It's great to hear new drivers are still interested in the older MGR cars.

When choosing a used car go for something solid underneath - I mean check all the MOT history here:


You can see how the car was cared for over the years and if there is any sign of corrosion picked up. It is very interesting to compare cars and you may right some off without having to take a journey to look at one.

Ideally you want one an older person has cared for and nothing comes up on the advisories other than tyres!

If the head lamps aren't clouded it should be a garaged car which is a gem.

The thing with the K series is to let them fully warm up before you put it through the rev range due to the sandwich design and to regularly check the condition of the coolant hoses, radiator for leaks. Just regularly check under the bonnet before any big journeys or at least every fuel up.

Try searching online for Rover 25 classic car for sale as the good ones can show up on those type of sites.

Check your local news paper website classifieds and Gumtree, ideally finding one locally is ideal and you could try classic car insurance to see if that helps with your age.

With the differences of the different 200s and 25s I think you will be the best judge when you sit in it.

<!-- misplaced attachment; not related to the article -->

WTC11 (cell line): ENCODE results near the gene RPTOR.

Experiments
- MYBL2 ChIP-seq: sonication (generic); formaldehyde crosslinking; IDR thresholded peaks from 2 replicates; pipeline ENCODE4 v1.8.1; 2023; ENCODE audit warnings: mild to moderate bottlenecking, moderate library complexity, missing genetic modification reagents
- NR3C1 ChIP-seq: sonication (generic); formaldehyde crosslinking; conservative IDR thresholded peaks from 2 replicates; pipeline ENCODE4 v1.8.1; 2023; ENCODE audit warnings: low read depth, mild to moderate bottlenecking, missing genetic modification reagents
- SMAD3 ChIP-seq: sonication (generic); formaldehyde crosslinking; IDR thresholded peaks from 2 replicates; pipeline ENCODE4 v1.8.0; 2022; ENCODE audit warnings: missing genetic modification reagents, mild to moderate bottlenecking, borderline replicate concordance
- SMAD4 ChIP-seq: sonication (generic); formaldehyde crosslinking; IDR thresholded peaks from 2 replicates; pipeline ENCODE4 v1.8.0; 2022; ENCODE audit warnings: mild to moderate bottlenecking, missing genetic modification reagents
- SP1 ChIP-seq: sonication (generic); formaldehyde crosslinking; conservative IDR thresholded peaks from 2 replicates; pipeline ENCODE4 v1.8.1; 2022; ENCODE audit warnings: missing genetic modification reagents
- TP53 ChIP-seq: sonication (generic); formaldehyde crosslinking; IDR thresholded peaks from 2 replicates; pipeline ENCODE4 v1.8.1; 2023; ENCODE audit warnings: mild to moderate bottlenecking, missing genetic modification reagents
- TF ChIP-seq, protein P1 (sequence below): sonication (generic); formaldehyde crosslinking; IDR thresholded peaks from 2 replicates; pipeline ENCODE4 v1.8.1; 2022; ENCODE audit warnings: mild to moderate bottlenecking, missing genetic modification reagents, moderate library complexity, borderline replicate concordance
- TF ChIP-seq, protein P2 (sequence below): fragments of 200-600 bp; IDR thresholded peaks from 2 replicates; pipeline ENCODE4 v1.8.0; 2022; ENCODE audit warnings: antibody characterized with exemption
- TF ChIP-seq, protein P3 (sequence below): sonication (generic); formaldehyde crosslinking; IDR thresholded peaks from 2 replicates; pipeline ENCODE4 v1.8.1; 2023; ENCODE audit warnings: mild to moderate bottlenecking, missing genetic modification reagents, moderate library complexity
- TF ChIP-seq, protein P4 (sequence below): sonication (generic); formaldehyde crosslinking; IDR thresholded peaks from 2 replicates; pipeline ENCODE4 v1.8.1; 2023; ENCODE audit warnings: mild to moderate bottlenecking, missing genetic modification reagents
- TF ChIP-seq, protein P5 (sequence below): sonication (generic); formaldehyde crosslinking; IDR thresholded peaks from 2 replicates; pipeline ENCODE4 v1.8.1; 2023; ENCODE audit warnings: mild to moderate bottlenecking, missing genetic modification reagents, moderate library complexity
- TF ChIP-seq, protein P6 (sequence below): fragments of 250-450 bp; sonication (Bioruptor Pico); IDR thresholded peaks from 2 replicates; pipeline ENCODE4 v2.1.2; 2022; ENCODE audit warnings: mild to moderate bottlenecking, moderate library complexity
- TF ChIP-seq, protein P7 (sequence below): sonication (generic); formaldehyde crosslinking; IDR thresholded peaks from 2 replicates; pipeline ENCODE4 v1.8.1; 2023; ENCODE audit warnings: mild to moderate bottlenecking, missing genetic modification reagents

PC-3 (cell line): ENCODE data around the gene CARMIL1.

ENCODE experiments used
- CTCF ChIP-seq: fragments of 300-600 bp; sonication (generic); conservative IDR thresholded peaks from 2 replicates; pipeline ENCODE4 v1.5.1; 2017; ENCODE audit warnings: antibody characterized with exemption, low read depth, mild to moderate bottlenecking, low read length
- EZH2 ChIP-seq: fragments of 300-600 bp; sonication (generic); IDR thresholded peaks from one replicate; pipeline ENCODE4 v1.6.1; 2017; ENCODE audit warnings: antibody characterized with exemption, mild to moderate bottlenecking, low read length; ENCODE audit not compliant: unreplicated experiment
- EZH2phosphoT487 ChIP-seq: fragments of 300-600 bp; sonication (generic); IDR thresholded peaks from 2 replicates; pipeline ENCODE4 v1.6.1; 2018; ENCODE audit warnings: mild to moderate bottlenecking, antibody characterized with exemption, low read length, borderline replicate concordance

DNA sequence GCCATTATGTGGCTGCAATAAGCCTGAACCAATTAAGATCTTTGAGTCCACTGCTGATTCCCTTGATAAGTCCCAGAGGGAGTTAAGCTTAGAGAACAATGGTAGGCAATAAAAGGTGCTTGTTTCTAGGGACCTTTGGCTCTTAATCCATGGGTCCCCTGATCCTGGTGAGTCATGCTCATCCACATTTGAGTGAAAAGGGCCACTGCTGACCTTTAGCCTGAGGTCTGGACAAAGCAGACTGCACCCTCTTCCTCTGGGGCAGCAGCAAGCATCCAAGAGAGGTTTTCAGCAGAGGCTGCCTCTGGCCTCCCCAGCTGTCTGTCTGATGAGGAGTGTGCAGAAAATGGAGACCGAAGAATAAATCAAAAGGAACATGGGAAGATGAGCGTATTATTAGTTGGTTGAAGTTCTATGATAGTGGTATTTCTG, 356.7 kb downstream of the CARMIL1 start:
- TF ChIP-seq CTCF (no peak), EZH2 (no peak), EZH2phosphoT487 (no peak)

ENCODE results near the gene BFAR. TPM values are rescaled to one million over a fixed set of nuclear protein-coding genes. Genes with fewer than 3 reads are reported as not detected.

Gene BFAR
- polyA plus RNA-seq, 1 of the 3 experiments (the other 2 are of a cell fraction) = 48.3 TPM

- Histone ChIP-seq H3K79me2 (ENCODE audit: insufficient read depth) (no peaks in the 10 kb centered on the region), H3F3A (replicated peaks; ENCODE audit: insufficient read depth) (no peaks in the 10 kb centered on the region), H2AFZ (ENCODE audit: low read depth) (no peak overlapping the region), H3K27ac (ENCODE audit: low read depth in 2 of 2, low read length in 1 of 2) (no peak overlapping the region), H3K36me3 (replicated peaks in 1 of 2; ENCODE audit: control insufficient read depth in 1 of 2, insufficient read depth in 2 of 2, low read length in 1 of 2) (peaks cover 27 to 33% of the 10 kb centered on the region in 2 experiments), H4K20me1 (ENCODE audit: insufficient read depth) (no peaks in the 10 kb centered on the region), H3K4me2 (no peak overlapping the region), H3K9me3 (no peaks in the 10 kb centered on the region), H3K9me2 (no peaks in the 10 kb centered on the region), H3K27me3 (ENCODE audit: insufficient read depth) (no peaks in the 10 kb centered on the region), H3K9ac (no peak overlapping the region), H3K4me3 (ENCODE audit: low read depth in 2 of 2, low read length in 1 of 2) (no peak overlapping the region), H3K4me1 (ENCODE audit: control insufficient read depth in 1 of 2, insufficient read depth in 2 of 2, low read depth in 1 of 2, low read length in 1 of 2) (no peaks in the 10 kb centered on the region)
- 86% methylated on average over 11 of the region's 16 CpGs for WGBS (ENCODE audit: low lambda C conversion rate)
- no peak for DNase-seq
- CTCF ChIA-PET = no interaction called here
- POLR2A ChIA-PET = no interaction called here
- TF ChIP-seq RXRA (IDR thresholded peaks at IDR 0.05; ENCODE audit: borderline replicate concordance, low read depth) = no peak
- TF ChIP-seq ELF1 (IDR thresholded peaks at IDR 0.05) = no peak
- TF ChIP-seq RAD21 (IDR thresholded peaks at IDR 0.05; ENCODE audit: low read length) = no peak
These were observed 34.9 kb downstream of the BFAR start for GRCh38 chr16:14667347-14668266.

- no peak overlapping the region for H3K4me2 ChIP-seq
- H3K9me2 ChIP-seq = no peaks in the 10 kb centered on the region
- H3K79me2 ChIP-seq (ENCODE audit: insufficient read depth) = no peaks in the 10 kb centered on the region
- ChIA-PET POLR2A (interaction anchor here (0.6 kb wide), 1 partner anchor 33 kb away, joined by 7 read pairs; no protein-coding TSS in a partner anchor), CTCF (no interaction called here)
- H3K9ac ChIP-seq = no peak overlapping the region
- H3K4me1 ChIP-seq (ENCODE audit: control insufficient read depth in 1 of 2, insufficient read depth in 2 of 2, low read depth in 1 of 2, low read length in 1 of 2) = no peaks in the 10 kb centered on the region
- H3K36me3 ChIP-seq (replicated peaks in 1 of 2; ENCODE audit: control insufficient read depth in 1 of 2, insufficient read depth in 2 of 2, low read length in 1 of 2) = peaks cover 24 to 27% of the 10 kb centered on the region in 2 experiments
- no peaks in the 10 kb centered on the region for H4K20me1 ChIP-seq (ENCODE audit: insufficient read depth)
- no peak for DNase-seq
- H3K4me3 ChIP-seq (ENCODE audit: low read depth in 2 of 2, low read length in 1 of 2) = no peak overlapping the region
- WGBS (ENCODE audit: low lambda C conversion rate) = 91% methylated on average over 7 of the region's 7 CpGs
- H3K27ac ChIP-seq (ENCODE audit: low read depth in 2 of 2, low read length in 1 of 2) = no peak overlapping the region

Also the 2013 MG3 is now coming down in price and is only group 4 insurance so check if anyone is looking for a quick sale. The Furious Driving YouTube channel review said it was like a nineties hot hatch to drive, it may be worth considering :)
 

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Over the years project drive deleted various parts which were deemed to mostly go unnoticed for the end customer. It just makes for an overall more cheaply put together car, with less and less attention to detail. None of these cars were ever what you could call particularly well made, but by the latter years things were starting to deteriorate. Some changes made for the facelift regardless of project drive also brought their own problems. The later BCU is prone to give problems as the relays fail, often caused by water ingress. The later cars can be more leaky in various areas than earlier ones.

I personally felt my late Mk2 25 felt like a tinnier car than my MK1 ZR and my Mk2 leaked like a sieve. I also dislike the SAAB valve added to the cooling system of later cars, it’s an area prone to failure which doesn’t need to be there. I’m also not a fan of the remote tailgate release on the Mk2.